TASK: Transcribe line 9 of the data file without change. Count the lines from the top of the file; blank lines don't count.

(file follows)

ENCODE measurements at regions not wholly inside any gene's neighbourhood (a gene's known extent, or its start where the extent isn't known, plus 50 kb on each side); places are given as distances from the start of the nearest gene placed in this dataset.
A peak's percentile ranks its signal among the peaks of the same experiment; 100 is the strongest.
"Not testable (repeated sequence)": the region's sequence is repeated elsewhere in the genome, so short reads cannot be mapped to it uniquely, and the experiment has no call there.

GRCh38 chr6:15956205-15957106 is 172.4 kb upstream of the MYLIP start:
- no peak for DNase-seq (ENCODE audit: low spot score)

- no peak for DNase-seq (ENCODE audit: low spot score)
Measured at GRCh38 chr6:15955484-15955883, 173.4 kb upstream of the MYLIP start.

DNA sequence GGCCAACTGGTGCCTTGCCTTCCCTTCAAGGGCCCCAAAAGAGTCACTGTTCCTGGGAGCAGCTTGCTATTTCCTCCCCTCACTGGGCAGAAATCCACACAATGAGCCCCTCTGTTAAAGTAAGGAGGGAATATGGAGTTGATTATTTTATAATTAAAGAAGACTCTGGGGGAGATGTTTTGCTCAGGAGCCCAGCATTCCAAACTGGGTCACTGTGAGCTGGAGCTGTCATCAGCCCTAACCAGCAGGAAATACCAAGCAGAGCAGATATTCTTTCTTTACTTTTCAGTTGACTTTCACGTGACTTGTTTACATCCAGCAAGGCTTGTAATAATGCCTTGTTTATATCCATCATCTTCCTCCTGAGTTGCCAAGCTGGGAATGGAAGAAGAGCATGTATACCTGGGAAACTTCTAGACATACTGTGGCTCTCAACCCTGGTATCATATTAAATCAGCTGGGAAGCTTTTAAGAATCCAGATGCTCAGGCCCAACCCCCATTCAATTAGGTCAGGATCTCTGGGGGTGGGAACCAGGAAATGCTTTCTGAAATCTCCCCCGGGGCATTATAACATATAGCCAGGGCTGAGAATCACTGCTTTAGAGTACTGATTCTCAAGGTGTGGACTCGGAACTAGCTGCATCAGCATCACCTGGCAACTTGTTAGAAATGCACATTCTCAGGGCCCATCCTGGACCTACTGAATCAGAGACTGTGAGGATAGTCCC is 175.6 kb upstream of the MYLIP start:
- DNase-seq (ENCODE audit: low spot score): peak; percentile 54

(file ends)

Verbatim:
- DNase-seq (ENCODE audit: low spot score): peak; percentile 54